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Golden State Killer: Did The Wrong Man Serve Decades In Prison For One Of His Murders?

Craig Coley served nearly 40 years for a killing that might have been the work of the Golden State Killer.

By Jon Silman
Investigators Explain How DNA Was Used to Find the Golden State Killer Suspect

A man who spent nearly four decades behind bars for murder may have been wrongly convicted of a crime that was, in fact, committed by the Golden State Killer.

Police are investigating whether Joseph DeAngelo, the suspected Golden State Killer, is the true culprit behind the killing that put Craig Coley, 70, behind bars until last November.

“(It's) within the realm of possibility that (DeAngelo) could be a suspect in our case,” Simi Valley Deputy Chief Joseph May told CBS KCAL 9 in Los Angeles.

Coley was convicted in the murder of his ex-girlfriend and her 4-year-old son in 1980. Rhonda Wicht, 24, was found raped, beaten and strangled with a macramé rope in her Los Angeles apartment. Her son Donald was smothered and suffocated in his own bed, according to prosecutors.

Coley was pardoned after police found new DNA evidence that didn't place him at the crime scene, and he was released only months ago.

That reopened the case, and with the recent capture of DeAngelo, police are seeing it in a whole new light.

“You had the same time period that he was committing crime throughout the state, you had our homicide here," May said to CBS KCAL 9. He also noted that the Golden State Killer was suspected of committing a homicide in Ventura County, which includes Simi Valley.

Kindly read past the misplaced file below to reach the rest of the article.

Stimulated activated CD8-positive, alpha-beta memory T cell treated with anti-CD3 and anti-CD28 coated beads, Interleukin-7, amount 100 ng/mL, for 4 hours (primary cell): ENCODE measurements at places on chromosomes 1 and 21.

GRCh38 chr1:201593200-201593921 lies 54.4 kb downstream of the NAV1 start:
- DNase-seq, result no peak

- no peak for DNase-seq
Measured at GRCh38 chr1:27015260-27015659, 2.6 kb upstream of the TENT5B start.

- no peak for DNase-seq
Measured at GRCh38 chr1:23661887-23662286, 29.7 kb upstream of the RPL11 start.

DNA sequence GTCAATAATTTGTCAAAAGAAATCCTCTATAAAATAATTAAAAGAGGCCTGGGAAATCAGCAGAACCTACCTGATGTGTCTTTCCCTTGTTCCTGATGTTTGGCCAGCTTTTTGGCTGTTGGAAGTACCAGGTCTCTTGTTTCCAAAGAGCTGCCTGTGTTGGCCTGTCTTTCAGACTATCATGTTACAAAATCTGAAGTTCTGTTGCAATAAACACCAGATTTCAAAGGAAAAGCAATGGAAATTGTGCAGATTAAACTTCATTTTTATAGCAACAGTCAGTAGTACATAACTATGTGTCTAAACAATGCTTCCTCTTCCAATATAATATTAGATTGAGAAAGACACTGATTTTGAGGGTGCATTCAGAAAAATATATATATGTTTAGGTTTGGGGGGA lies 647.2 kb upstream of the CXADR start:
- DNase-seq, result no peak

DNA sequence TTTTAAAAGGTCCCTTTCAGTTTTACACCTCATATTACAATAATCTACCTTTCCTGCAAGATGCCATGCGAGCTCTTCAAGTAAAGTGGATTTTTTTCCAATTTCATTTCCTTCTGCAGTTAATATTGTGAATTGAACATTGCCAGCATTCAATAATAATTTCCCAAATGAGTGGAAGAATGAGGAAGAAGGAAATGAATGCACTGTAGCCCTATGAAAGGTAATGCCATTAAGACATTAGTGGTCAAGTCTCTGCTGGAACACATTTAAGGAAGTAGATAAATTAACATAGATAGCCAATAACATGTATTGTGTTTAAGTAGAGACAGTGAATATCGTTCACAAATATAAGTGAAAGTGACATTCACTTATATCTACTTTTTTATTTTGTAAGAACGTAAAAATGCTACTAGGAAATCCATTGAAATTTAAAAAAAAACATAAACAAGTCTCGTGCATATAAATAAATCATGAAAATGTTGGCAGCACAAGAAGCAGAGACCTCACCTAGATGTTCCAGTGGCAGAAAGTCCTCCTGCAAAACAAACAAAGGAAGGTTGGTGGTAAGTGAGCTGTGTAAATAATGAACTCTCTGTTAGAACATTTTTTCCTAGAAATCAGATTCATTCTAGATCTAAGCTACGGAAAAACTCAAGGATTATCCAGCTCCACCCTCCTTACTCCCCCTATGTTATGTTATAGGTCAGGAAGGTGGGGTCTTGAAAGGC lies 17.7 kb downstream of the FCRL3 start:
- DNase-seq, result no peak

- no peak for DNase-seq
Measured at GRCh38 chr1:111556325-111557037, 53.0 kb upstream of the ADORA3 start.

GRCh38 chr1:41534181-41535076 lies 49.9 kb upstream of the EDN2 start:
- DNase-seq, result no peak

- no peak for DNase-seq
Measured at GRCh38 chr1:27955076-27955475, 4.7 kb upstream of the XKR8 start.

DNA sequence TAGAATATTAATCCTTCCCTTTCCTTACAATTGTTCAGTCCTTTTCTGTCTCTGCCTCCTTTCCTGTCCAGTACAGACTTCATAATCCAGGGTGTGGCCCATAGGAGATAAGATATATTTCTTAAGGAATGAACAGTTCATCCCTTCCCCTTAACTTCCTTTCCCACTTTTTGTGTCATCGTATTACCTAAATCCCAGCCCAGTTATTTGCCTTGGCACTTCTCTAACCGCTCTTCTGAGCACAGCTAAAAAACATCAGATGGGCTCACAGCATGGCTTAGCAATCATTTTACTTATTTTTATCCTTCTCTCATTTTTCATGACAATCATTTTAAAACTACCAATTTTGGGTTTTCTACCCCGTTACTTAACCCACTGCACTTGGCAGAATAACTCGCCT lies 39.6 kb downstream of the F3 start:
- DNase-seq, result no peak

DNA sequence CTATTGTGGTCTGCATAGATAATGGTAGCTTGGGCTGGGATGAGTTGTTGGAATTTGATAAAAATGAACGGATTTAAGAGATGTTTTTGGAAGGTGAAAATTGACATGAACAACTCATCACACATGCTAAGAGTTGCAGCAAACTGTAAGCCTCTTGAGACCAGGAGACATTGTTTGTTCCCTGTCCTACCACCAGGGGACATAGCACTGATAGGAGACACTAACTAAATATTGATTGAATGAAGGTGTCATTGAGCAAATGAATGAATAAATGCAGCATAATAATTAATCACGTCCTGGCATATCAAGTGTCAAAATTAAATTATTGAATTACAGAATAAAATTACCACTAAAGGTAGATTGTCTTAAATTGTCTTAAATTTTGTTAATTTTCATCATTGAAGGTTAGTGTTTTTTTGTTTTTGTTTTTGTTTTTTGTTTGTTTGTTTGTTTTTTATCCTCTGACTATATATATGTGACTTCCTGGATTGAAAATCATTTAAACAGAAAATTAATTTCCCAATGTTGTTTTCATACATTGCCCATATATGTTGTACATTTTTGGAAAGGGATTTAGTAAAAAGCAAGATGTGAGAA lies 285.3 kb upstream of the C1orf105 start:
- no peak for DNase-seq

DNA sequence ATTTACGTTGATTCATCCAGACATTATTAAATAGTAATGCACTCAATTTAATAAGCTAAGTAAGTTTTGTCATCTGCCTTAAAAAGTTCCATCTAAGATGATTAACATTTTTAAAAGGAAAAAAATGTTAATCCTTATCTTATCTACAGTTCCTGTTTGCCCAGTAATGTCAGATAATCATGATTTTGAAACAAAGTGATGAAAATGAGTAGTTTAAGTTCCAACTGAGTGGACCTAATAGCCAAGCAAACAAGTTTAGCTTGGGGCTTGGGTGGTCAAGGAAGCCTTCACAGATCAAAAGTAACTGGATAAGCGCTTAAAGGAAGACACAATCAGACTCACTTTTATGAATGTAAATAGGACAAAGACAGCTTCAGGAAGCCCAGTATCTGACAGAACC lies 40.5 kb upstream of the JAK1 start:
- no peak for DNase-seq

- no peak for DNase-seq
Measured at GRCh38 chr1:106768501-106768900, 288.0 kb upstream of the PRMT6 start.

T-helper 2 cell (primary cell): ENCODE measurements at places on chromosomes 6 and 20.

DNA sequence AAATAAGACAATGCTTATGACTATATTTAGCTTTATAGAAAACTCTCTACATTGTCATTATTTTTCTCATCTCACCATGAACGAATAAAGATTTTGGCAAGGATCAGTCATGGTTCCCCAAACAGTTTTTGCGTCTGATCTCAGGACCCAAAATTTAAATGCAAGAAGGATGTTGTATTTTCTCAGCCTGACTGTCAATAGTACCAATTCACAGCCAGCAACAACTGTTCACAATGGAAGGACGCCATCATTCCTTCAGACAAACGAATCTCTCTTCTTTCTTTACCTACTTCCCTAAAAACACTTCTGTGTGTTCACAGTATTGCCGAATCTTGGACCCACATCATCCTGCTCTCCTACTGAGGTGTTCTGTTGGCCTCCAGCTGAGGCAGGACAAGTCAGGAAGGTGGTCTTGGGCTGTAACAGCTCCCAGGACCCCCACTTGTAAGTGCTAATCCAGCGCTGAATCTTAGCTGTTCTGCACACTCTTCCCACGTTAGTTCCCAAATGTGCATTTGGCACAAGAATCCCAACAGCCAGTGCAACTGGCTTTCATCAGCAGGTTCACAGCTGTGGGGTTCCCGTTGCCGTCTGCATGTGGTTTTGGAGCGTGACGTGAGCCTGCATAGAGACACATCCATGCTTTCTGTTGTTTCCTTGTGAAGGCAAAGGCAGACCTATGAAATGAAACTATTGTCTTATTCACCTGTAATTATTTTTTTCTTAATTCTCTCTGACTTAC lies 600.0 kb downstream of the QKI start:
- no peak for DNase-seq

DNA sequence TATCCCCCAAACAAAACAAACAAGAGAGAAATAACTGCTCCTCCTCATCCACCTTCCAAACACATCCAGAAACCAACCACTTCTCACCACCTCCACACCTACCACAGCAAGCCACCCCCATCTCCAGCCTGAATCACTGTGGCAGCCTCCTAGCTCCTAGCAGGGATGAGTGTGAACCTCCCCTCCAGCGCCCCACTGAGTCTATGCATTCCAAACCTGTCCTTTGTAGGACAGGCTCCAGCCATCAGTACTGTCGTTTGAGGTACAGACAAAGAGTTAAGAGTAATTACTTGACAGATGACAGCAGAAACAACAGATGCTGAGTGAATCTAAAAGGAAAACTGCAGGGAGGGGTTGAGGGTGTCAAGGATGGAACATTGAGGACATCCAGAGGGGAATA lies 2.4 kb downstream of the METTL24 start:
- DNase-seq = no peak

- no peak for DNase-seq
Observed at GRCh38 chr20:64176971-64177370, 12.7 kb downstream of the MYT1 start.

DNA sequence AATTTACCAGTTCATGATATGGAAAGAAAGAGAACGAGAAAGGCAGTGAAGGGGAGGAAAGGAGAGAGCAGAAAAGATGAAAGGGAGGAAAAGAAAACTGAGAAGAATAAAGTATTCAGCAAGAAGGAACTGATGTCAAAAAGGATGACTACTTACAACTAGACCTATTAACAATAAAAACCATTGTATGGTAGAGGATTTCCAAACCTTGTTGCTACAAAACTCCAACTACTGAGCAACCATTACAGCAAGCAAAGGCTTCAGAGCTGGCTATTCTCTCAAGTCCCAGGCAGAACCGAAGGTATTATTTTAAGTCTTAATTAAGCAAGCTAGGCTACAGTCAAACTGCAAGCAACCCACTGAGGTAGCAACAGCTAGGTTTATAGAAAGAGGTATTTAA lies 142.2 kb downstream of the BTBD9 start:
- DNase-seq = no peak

Police have requested a DNA comparison to see if DeAngelo is a match for the crime, May said.

Simi Valley Police Chief David Livingstone told NBC 7 in San Diego that he noticed similarities between the Rhonda Wicht crime scene and the attacks by the Golden State Killer.

The serial killer often targeted young single woman who were alone or with children in the home. He used specific types of rope, Livingstone said, during his rapes for his own sexual gratification. He also liked to ransack rooms.

“There was some ransacking in the Wicht case,” Livingstone told NBC 7. “Not that a lot of murders don’t have some similarities, in terms of violence, but this one is close enough and with the timeframe it’s close enough to where we want to take a look at it and see if we can include or eliminate [DeAngelo] as a possible suspect in that case."

If the DNA doesn't match, Livingstone said, they've eliminated a suspect and are that much closer to solving the case. If it does, it will add new cases previously unlinked to the killer's sadistic spree - a suspected 45 rapes and 12 suspected murders starting in 1976.

Coley told CBS KCAL 9 he just wants justice for Wicht's family.

“First of all I’d feel elated for the family, for Ronda’s family,” Coley said, “because I’m not just a victim. I believe that some point in time they will find who did this, and justice will finally be served.”

[Photo: Getty]